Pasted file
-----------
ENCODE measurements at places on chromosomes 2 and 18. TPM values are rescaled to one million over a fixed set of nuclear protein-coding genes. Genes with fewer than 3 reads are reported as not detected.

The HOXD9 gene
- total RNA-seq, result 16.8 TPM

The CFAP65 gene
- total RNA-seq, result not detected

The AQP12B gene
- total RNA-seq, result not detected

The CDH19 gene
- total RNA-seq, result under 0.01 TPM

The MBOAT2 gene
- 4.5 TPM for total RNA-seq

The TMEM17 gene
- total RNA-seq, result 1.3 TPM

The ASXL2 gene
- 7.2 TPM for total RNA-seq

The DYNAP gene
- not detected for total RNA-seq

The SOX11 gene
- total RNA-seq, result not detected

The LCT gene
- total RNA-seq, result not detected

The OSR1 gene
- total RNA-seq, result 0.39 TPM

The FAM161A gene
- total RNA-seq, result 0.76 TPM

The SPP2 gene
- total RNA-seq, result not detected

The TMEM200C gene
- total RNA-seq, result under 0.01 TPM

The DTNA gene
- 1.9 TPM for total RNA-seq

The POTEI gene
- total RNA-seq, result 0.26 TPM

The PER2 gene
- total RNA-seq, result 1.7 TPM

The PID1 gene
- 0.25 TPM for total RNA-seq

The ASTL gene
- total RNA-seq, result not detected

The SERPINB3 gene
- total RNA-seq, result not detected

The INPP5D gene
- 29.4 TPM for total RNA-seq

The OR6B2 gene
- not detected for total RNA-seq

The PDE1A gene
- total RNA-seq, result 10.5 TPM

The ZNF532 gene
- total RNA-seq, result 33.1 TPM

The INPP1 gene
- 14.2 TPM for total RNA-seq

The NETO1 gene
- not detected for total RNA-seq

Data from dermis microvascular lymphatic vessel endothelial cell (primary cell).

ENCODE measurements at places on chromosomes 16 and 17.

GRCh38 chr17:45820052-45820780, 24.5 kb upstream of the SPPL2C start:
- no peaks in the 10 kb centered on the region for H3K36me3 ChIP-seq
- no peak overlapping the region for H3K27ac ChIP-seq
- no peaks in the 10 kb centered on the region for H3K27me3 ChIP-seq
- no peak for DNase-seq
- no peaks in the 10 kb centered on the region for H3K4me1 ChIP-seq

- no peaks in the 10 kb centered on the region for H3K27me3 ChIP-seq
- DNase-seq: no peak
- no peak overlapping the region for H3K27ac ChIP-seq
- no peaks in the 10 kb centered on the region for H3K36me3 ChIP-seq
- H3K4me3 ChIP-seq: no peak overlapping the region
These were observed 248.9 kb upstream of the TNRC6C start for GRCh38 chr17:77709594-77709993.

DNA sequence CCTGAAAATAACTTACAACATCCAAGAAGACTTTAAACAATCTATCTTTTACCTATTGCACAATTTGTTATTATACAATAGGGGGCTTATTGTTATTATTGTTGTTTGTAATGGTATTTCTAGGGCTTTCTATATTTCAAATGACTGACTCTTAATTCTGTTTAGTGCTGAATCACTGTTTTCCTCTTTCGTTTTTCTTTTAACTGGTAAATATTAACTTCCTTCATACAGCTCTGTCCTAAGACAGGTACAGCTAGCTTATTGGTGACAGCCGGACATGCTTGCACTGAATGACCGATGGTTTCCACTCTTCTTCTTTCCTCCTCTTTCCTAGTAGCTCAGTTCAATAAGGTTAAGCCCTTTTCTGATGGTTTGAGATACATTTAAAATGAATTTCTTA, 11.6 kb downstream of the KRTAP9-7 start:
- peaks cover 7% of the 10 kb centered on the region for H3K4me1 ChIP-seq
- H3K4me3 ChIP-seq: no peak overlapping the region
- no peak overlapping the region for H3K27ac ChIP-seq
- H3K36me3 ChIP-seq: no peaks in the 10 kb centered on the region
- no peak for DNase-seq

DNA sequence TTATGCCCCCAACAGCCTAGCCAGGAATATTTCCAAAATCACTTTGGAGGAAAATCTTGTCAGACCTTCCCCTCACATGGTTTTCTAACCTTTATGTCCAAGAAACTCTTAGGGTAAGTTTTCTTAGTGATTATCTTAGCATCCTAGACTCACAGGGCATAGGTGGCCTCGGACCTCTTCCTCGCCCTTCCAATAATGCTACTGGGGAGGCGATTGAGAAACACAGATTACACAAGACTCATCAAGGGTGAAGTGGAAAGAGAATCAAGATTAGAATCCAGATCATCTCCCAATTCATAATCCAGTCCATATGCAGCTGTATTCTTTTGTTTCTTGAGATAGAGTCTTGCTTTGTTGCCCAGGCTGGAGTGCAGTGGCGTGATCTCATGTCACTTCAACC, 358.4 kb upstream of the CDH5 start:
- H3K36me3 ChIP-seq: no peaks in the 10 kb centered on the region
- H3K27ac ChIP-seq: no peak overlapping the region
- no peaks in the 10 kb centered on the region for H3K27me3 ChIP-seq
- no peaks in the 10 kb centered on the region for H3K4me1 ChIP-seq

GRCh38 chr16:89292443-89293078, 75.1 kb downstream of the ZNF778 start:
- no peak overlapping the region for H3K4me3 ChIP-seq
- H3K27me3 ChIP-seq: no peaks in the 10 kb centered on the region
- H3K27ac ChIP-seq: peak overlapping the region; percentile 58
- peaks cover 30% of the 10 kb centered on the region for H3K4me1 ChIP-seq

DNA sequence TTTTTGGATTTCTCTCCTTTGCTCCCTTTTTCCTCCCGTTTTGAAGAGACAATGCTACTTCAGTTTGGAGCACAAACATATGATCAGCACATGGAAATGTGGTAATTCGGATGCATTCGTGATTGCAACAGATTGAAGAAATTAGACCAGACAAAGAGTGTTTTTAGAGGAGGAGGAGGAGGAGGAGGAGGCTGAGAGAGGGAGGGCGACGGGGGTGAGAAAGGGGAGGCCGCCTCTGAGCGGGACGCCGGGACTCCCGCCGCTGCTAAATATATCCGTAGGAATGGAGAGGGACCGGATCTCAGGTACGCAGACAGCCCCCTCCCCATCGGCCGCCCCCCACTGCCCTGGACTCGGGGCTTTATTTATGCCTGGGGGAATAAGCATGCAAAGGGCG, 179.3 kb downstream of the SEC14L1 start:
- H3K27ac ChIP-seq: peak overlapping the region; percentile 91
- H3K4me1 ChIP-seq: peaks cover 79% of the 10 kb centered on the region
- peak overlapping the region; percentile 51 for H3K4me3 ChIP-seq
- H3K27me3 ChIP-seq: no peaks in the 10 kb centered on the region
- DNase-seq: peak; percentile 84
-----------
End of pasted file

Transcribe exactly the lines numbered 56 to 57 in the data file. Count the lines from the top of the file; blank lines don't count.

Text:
GRCh38 chr17:45820052-45820780, 24.5 kb upstream of the SPPL2C start:
- no peaks in the 10 kb centered on the region for H3K36me3 ChIP-seq